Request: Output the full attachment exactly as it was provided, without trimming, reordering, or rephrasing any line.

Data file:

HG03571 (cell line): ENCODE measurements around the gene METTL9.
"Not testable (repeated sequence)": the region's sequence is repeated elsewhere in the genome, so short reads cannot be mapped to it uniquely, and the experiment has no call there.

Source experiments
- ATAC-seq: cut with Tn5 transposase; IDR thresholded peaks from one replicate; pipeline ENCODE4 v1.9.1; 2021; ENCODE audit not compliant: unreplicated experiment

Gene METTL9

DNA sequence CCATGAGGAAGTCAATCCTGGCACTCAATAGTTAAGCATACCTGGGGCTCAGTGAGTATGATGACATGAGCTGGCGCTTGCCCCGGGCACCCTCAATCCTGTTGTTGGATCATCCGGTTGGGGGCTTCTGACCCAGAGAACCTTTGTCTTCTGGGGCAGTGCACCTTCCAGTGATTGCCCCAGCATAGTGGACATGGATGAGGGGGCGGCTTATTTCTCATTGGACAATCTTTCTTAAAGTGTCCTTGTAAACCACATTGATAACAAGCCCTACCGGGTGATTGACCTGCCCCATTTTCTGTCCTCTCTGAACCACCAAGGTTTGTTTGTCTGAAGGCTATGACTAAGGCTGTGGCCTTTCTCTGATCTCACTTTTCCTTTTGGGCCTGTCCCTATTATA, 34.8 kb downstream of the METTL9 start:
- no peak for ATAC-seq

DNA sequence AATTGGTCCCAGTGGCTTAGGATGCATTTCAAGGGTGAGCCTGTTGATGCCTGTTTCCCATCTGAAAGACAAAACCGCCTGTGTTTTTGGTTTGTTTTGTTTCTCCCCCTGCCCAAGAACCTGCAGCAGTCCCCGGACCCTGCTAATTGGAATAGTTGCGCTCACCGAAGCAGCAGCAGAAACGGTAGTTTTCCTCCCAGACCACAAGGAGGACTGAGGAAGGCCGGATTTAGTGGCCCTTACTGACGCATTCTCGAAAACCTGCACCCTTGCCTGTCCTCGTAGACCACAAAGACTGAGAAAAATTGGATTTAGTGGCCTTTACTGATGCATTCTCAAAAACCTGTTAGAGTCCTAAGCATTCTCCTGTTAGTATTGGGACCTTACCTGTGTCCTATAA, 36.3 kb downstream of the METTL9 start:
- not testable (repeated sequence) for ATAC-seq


HG03571 (cell line): ENCODE measurements around the gene METTL9.
"Not testable (repeated sequence)": the region's sequence is repeated elsewhere in the genome, so short reads cannot be mapped to it uniquely, and the experiment has no call there.

Source experiments
- ATAC-seq: cut with Tn5 transposase; IDR thresholded peaks from one replicate; pipeline ENCODE4 v1.9.1; 2021; ENCODE audit not compliant: unreplicated experiment

Gene METTL9

DNA sequence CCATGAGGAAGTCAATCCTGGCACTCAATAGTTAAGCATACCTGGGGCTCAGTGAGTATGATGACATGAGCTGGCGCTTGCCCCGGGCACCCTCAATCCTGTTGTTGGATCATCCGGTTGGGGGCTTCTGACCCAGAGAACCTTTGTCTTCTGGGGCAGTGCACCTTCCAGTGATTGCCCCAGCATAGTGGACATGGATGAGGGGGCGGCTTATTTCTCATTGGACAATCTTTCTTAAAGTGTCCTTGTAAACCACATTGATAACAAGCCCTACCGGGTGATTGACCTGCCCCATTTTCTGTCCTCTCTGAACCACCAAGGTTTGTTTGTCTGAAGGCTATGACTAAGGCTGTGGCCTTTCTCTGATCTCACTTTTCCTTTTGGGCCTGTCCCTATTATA, 34.8 kb downstream of the METTL9 start:
- no peak for ATAC-seq

DNA sequence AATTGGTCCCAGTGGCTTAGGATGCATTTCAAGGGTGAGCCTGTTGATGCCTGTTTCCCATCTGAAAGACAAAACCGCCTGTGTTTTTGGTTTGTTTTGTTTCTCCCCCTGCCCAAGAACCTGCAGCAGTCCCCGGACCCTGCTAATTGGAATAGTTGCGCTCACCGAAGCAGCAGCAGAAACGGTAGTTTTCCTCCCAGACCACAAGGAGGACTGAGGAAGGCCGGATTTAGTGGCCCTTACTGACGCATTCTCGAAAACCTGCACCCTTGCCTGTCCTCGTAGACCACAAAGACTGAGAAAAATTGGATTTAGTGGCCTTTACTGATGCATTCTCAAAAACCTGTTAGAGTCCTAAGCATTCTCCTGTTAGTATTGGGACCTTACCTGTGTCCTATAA, 36.3 kb downstream of the METTL9 start:
- not testable (repeated sequence) for ATAC-seq